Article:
In its landmark November 24, 2017 judgment in Ingabire Victoire Umuhoza v. The Republic of Rwanda, the African Court on Human and Peoples’ Rights (ACtHPR) or Court) held that certain aspects of the right to a fair trial (presumption of innocence and illegal searches) and the right to freedom of expression under the African Charter on Human and Peoples’ Rights (Banjul Charter) and the International Covenant on Civil and Political Rights (ICCPR) had been violated by the Republic of Rwanda (Respondent State). In its final orders, however, the Court rejected the applicant's prayer for immediate release and deferred its decision on other forms of reparation. The judgment has broad implications on how African states protect and respect the rights to a fair trial and freedom of expression. The case also offers some vital lessons on state backlash towards human rights litigation and African states’ compliance with decisions of international courts (ICs).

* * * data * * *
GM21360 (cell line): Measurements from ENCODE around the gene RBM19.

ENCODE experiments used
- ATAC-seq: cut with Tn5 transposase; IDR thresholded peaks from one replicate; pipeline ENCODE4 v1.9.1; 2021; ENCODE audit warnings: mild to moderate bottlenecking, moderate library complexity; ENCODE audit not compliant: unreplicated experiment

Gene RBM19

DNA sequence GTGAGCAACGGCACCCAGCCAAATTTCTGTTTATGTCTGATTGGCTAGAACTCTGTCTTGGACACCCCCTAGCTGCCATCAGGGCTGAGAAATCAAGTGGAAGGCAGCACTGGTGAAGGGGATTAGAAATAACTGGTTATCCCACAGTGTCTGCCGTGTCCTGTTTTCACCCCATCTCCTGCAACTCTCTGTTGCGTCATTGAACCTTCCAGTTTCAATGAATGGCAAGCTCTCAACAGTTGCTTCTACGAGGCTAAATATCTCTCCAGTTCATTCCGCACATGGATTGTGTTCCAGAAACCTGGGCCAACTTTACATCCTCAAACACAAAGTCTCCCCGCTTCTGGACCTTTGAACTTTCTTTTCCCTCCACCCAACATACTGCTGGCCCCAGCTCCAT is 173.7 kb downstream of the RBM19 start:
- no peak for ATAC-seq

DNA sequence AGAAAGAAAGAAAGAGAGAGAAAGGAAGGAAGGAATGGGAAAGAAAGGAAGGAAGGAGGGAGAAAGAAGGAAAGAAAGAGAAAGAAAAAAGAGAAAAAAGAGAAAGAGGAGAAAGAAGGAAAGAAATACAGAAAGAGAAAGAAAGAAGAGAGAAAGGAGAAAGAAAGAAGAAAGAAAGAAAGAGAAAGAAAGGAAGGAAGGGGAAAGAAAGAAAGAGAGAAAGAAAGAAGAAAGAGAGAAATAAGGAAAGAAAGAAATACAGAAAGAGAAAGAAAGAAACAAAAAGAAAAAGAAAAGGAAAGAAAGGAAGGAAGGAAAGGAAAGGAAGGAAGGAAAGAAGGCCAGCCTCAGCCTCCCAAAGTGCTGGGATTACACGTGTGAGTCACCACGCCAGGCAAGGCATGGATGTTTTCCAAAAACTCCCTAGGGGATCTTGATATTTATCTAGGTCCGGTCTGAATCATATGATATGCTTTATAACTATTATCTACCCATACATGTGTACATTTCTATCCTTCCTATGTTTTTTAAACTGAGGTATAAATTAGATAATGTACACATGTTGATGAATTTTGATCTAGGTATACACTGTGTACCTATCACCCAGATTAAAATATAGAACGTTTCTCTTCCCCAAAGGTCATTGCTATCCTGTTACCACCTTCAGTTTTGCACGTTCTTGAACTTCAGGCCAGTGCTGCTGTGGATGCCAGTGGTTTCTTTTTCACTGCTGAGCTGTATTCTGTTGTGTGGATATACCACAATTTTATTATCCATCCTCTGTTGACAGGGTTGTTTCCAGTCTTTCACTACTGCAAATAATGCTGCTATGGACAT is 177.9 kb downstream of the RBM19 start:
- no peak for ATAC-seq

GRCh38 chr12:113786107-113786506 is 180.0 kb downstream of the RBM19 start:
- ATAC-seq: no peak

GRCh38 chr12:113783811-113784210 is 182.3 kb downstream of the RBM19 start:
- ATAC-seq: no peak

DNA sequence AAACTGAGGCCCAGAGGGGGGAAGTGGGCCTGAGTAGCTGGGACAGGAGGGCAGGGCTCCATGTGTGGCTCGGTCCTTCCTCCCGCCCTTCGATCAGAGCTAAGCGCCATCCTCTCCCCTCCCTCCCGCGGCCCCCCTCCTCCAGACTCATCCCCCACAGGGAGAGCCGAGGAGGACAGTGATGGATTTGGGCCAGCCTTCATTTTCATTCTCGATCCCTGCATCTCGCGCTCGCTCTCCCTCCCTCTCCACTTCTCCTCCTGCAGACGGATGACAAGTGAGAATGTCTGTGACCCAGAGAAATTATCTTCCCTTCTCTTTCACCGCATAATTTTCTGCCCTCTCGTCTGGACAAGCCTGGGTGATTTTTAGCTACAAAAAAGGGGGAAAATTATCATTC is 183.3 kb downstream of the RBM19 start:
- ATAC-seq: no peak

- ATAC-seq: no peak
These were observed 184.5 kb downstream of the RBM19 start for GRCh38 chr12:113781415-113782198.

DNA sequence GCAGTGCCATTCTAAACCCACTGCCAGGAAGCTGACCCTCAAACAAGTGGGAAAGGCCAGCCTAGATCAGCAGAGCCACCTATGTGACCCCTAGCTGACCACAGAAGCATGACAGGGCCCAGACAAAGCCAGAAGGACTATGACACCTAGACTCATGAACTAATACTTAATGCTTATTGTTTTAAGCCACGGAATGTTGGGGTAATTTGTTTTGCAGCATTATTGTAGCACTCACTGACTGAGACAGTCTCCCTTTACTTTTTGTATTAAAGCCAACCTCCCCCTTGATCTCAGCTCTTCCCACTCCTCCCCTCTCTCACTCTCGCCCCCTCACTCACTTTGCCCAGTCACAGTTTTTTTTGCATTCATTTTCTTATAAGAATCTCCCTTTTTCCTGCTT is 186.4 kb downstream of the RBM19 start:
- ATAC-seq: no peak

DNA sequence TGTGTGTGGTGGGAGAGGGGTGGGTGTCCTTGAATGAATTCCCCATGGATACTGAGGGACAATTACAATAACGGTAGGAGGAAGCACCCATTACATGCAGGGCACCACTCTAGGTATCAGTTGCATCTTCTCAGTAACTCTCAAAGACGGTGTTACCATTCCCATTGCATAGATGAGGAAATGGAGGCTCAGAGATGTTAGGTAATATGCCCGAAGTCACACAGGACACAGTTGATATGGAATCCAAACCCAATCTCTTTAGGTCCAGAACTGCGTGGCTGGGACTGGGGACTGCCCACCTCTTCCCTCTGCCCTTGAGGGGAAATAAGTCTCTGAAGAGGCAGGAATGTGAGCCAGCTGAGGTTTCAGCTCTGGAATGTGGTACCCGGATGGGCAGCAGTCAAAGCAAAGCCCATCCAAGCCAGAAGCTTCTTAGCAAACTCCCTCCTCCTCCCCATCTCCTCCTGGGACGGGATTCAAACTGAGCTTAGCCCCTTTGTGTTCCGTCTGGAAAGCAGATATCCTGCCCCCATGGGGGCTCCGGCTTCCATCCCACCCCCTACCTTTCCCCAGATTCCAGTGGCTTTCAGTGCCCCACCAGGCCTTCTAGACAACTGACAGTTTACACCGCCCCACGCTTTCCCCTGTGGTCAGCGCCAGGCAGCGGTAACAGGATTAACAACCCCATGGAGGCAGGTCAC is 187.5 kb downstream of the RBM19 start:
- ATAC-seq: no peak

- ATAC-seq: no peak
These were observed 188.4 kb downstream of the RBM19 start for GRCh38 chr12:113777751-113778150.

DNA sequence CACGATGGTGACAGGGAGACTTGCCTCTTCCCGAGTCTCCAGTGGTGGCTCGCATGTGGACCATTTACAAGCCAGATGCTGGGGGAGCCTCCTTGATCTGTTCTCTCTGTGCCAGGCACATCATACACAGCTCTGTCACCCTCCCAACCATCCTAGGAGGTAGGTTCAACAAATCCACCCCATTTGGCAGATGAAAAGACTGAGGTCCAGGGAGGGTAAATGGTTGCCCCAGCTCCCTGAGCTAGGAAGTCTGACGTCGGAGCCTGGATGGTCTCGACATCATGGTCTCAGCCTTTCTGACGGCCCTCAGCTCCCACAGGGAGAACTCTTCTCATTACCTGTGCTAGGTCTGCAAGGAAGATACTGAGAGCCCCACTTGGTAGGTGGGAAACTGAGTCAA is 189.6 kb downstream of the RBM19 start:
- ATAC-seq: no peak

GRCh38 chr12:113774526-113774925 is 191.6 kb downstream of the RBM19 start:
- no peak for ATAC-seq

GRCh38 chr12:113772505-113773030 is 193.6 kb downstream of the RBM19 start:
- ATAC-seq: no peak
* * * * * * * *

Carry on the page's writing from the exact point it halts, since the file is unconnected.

Email your librarian or administrator to recommend adding this journal to your organisation's collection.
* Views captured on Cambridge Core between <date>. This data will be updated every 24 hours.
Usage data cannot currently be displayed